The lofty and massive tower, built for defence about 1340, has its lowest stage vaulted, and formerly a portcullis, the grooves for which still exist, guarded the doorway leading to the vice. In the south wall is the main doorway of the church, leading into a porch of the same date as the tower. The west window is of three lights with flowing tracery, and there is a doorway of two orders beneath it. The tower arch, which is sharply pointed, is of three continuous chamfered orders, which are interrupted at the springing by a moulded band. The first story of the tower is arranged as a dwelling room, having a fireplace, garderobe and stone seats in the reveals of the windows; formerly this room, which was about 9 ft. high, had a sleeping chamber over it, the corbels for the floor still remaining. The exterior is in four stages, the uppermost, which is 15th-century work, being set back from the wall below, and having small shallow buttresses standing upon the set-off, and a pair of windows, each with two cinquefoiled lights under a square head, on all four sides. The parapet is embattled, and there are pinnacles at the angles and in the centre of each face. Below the battlements is a shallow cornice with gargoyles. The lower part of the tower has two buttresses at each angle. On the south side of the west window is a small trefoiled pointed niche. The porch has a vaulted roof and stone seats; above the label there appears to have been a sundial, the upper and lower mouldings of which still remain. The finial is a stone with a square ogee-headed recess, which must have formerly contained a figure. To the east of the porch is the square stair turret lighted by narrow loopholes. Three two-light windows with pointed heads and flowing tracery, one above another, light the intermediate stories on all four sides.
The walls generally have embattled parapets. In the east wall of the nave is the line of a former steep-pitched chancel roof. In the south wall is a modern doorway into the crypt, which is vaulted in two bays with double-chamfered ribs; there is a square-headed three-light window on the east side and a single square-headed light on the north. The stone staircase which formerly led to the chancel above is still visible. The two west buttresses of the north aisle have 13th-century memorial slabs in their foundations. At the east end is a string under the window, returning a short way round the north wall, and in the western bay is a round-headed blocked doorway. The nave wall has been rebuilt.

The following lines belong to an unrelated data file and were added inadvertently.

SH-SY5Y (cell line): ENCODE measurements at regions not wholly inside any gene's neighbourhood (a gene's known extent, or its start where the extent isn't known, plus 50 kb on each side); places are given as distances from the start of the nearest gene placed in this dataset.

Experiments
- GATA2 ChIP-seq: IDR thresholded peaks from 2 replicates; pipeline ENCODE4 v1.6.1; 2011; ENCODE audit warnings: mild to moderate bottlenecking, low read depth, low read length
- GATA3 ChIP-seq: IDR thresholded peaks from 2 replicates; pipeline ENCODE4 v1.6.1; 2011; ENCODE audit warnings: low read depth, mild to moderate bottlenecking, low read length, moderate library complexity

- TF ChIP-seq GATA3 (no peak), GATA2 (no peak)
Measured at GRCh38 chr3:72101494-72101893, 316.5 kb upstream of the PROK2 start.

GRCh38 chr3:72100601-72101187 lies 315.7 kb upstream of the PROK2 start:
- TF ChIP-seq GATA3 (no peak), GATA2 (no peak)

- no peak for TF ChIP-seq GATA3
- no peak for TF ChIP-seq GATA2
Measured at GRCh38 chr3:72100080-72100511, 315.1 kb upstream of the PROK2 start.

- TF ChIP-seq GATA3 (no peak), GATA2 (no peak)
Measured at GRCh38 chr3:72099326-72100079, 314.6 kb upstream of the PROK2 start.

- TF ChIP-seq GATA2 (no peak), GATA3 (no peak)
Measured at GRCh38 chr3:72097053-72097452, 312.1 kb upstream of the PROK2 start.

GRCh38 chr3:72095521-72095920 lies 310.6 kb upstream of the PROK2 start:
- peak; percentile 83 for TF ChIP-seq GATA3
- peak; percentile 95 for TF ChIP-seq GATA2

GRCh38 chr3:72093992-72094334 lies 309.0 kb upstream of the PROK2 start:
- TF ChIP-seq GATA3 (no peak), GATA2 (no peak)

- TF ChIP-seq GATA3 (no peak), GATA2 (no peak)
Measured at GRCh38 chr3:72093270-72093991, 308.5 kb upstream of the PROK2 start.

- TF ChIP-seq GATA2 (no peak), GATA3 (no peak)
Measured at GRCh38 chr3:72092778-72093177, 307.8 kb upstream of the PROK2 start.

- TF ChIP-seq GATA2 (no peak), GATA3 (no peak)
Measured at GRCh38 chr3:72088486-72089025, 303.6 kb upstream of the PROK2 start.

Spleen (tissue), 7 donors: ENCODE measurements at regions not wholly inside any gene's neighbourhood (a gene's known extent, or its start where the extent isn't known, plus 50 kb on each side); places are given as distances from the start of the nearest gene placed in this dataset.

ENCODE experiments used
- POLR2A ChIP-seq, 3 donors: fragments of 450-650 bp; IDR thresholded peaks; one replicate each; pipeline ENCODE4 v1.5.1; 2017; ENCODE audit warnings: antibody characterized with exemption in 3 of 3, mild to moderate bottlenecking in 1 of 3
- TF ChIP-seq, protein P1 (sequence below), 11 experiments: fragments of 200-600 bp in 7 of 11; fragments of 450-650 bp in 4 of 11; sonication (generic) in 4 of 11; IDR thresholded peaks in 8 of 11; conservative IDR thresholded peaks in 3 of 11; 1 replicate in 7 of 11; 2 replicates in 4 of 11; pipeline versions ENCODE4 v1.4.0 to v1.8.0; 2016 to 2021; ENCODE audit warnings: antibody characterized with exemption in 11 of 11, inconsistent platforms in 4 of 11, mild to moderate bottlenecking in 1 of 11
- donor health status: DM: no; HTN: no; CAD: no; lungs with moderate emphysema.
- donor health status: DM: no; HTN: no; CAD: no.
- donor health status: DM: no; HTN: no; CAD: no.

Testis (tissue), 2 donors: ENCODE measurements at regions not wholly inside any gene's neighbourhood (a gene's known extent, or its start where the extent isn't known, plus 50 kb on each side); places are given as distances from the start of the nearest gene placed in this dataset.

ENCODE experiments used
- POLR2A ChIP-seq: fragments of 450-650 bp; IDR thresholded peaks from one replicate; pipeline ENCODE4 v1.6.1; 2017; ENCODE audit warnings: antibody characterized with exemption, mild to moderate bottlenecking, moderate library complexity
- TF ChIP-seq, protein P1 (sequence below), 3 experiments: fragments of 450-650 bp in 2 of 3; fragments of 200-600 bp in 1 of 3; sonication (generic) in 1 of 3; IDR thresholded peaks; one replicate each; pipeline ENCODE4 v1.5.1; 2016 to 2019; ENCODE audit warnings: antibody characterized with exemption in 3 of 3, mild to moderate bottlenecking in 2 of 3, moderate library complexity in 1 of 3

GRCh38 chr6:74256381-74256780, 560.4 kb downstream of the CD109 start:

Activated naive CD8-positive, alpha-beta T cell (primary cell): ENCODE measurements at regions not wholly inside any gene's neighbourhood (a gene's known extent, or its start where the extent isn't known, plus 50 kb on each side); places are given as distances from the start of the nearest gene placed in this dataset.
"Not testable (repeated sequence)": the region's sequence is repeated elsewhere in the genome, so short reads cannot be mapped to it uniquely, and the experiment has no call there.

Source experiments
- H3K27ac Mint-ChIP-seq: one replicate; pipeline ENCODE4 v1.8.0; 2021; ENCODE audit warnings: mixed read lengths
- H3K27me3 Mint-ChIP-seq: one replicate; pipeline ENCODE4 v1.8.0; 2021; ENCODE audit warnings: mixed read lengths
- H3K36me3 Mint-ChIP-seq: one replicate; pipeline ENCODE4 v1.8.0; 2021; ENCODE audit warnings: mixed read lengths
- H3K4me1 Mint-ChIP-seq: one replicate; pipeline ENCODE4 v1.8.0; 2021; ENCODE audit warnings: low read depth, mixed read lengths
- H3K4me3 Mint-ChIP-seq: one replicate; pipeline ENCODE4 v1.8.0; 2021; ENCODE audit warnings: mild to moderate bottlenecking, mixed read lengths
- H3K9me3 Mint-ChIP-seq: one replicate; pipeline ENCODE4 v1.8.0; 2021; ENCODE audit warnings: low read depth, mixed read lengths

There are two altar slabs with incised consecration crosses, one on the sill of the east window of the vault and the other preserved in the sanctuary.
There are two fine Jacobean chairs in the chancel, which is divided from the nave and chapels by modern screens, and there is a deed chest of about 1700 bound with iron and secured with three padlocks, the keys of which also fit the alms-box of the same date.
In the crypt are two fragments of Saxon work; one appears to be part of a column 2 ft. high by 4 ft. in circumference, ornamented by vertical cable mouldings, between which are interlaced patterns, the other is a small carving apparently of our Lady with the Child.
In the nave to the north of the tower arch is the effigy of Brian Fitz Alan, and near it that of a lady, perhaps his first wife. The former, which used to be in the chapel founded by him, lies under a broken crocketed trefoiled ogee canopy having ball flower ornament and above it figures of angels. The effigy is clad in the mail of the closing years of the 13th century; the legs are crossed, the knees are guarded by plate caps, the hands are folded in prayer, and the feet (the right is broken off) rest on a lion, on each side of which is a priest. Over the mail is a surcoat bound with a sword belt ornamented with leopards' heads and carrying his sword; on his left arm is a shield of his arms. The female figure has a square headdress, and is clad in long robes hiding the feet, which rest on a dog; in the hands is a long scroll.
On the south side is the 15th-century monument of a knight with complete plate armour over a mail hauberk, and having a bascinet with camail; his gauntleted hands are folded in prayer and his spurred feet rest on a lion. Next to this is another of earlier date wearing a coat over mail; his legs have shin-pieces, and on his left arm is a shield charged with a cheveron between three roses; the sword at his side is broken away.